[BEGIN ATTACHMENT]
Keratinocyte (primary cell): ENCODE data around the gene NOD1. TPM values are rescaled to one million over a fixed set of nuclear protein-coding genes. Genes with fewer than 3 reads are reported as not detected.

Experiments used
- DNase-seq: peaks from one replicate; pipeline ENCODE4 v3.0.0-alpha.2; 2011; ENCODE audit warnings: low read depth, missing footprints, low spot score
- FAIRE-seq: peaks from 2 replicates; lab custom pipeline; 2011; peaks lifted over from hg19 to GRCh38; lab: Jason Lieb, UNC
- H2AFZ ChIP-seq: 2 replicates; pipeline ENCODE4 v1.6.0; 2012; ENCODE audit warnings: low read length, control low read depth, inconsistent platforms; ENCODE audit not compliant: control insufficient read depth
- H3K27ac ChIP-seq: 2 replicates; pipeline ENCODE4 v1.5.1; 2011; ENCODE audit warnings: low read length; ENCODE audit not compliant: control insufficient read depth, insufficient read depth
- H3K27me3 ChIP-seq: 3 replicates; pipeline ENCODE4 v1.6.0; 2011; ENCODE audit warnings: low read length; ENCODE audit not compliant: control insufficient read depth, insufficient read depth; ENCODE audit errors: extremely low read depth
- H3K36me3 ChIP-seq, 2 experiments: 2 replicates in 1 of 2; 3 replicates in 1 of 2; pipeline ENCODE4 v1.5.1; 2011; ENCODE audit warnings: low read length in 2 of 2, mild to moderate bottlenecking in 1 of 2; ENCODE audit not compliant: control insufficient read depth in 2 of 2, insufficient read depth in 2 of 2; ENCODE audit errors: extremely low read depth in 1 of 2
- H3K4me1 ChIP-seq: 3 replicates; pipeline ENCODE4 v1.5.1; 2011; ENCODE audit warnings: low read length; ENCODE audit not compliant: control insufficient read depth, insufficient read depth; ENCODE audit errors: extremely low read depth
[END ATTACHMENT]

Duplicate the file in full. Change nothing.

Keratinocyte (primary cell): ENCODE data around the gene NOD1. TPM values are rescaled to one million over a fixed set of nuclear protein-coding genes. Genes with fewer than 3 reads are reported as not detected.

Experiments used
- DNase-seq: peaks from one replicate; pipeline ENCODE4 v3.0.0-alpha.2; 2011; ENCODE audit warnings: low read depth, missing footprints, low spot score
- FAIRE-seq: peaks from 2 replicates; lab custom pipeline; 2011; peaks lifted over from hg19 to GRCh38; lab: Jason Lieb, UNC
- H2AFZ ChIP-seq: 2 replicates; pipeline ENCODE4 v1.6.0; 2012; ENCODE audit warnings: low read length, control low read depth, inconsistent platforms; ENCODE audit not compliant: control insufficient read depth
- H3K27ac ChIP-seq: 2 replicates; pipeline ENCODE4 v1.5.1; 2011; ENCODE audit warnings: low read length; ENCODE audit not compliant: control insufficient read depth, insufficient read depth
- H3K27me3 ChIP-seq: 3 replicates; pipeline ENCODE4 v1.6.0; 2011; ENCODE audit warnings: low read length; ENCODE audit not compliant: control insufficient read depth, insufficient read depth; ENCODE audit errors: extremely low read depth
- H3K36me3 ChIP-seq, 2 experiments: 2 replicates in 1 of 2; 3 replicates in 1 of 2; pipeline ENCODE4 v1.5.1; 2011; ENCODE audit warnings: low read length in 2 of 2, mild to moderate bottlenecking in 1 of 2; ENCODE audit not compliant: control insufficient read depth in 2 of 2, insufficient read depth in 2 of 2; ENCODE audit errors: extremely low read depth in 1 of 2
- H3K4me1 ChIP-seq: 3 replicates; pipeline ENCODE4 v1.5.1; 2011; ENCODE audit warnings: low read length; ENCODE audit not compliant: control insufficient read depth, insufficient read depth; ENCODE audit errors: extremely low read depth